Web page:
How Investors Should Manage Executive Liabilities of Their Stocks (Part 1)
Some errant executives are sentenced to prison for their torts, while others simply start their own enterprises with outlandish severance packages, but neither of these ways of holding others accountable returns lost cash to holders of stocks!
Limitations of liabilities on stocks due to malfeasance, negligence, and incompetence of executives are areas which can hardly be measured, much less fully managed. It is one of the conundrums of the free enterprise model that others are free to play with our savings invested trustfully in stocks!
It is not adequate to leave matters to regulators because accounting rules leave gaping holes for skilled sharks. The situation is worse in some rapidly growing economies than the standards to which we are accustomed in the first world. The write-offs on account on bad housing loans indicate that we cannot trust even audited statements of current assets!
The convention of due diligence proves that the state of affairs with respect to statutory disclosures, is good enough for herds of retail investors. The elite and wealthy have their own accountant peering under the skirts of companies to uncover what they are truly worth!
One option for small investors is to use the vehicle of Mutual Funds and trust their managers to do the needful. Indeed all small portfolios should include at least a modicum of funds dedicated for investments by reliable professionals. However, this approach is unlikely to satisfy investors who are eager to apply their own minds on which stocks to support.
Small and medium enterprises, as well as professional with interesting ideas, would be happy to entertain venture capitalists of any size. Small investors are always willing to open their doors to investors who wish to ply them with capital. Partnerships are structured this way. Once again, such an involved form of investing does not suit all investors. Diversification demands that portfolios must contain stocks from diverse sectors-few investors can know all of them with equal felicity.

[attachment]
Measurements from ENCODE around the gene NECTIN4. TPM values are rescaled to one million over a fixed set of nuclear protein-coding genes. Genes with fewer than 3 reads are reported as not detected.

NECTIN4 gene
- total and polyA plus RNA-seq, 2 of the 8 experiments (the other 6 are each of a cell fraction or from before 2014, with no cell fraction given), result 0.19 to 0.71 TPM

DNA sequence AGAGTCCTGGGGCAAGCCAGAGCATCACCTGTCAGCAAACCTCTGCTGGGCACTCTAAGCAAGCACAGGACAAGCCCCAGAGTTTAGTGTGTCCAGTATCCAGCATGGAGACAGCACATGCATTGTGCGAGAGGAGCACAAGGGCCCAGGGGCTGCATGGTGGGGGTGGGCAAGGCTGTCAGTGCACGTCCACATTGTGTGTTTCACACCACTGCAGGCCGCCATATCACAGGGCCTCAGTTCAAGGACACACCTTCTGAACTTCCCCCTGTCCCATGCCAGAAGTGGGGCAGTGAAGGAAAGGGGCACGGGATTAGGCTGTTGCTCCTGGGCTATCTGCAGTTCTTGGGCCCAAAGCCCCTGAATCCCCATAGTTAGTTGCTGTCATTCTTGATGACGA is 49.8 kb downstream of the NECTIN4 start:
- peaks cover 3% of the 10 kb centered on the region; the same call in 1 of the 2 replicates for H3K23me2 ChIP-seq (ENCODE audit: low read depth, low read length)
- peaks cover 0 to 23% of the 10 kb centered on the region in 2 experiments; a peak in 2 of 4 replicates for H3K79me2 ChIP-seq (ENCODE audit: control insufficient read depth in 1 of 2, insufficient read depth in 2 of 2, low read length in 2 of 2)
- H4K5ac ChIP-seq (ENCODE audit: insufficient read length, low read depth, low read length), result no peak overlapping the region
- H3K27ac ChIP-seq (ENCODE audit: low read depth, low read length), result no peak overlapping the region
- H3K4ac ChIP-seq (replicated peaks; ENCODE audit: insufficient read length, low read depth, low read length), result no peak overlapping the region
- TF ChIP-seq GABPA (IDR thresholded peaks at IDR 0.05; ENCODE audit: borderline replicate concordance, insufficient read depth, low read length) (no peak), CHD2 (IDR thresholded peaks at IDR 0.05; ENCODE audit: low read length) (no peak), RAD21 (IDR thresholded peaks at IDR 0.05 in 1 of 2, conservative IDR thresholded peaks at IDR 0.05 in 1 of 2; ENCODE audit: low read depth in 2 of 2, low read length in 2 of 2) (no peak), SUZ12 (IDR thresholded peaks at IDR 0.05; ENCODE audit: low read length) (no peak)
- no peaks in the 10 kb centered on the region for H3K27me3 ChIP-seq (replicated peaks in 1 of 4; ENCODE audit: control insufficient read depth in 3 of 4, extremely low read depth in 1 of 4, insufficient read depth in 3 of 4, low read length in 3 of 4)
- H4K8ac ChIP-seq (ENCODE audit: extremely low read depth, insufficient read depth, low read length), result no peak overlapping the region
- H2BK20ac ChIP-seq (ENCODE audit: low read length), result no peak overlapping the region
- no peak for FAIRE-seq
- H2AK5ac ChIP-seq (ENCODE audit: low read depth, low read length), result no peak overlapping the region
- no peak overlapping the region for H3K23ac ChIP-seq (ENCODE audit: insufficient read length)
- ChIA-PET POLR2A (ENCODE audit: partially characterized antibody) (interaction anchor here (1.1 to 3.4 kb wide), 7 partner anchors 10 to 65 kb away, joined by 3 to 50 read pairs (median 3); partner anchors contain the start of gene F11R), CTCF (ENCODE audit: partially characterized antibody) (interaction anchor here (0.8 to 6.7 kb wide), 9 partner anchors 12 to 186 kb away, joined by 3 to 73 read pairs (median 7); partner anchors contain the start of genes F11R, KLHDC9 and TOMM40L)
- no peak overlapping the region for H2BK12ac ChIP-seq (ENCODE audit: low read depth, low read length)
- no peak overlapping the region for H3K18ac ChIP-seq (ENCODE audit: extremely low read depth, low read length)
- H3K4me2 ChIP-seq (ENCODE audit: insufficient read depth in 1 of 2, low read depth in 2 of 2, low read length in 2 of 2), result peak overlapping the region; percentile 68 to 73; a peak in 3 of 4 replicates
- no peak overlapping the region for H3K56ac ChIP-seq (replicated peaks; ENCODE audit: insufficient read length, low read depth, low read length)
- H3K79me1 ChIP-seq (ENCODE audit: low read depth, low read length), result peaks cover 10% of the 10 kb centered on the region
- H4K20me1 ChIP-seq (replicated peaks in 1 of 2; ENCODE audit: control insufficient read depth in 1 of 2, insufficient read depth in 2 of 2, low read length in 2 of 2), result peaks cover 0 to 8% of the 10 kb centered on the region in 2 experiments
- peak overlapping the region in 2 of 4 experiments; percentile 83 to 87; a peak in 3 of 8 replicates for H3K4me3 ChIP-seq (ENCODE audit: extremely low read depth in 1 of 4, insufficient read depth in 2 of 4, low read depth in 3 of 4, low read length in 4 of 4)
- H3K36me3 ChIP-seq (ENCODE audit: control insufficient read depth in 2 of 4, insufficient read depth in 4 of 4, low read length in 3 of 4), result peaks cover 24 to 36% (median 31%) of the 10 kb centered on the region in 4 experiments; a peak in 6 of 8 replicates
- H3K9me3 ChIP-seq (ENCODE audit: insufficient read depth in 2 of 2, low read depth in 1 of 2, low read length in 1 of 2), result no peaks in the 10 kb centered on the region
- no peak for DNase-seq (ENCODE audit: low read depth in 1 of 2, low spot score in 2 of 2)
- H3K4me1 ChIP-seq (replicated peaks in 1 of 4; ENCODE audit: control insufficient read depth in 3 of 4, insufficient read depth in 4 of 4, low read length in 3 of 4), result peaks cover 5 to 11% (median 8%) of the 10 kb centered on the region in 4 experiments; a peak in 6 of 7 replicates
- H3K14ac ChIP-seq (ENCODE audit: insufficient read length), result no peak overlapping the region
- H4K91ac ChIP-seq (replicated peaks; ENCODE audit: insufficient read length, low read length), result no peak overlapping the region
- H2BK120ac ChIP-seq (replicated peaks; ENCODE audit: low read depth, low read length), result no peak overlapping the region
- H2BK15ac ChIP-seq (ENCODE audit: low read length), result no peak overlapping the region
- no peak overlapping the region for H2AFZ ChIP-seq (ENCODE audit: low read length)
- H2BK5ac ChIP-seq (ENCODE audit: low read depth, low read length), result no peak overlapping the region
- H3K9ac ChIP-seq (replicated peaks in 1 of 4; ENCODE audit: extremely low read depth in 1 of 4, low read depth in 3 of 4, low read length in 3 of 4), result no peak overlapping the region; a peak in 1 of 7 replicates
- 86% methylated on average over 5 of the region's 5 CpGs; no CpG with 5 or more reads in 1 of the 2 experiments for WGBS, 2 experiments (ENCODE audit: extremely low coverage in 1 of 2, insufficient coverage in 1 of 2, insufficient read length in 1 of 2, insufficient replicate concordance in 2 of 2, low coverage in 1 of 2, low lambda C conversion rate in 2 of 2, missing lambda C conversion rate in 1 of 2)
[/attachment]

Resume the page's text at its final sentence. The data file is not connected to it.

It is time to think of new approaches to protect the interests of small investors, as far as their stocks in large corporations are concerned. Financial institutions have information about the business statuses of these organizations that go far deeper than any statutory disclosure can hope to do. The need of the hour is to give small fry equal access to these privileged insights.
Why Your Investments in Stocks Need Management Audit Attention
What if small investors ganged up and arranged for their own management audits? Can we hope for the best brains from business management schools to appraise stocks professionally for public benefit? Are there companies willing to open their operations to detailed scrutiny by groups of small investors, so that their true values can be more transparently known?
It is true that such questions are mere rhetoric in the stock market culture of today. Vested interests will ridicule and oppose transparency with respect to stocks which are listed and traded for the exclusive benefits of the rich and powerful. Revaluation of fixed assets, open tendering for capital projects, controls on the use of depreciation reserves, due provisions for product liabilities, and controls on discretionary executive decisions on spending, pricing, and terms of trade, hide more skeletons than any cupboard can hold.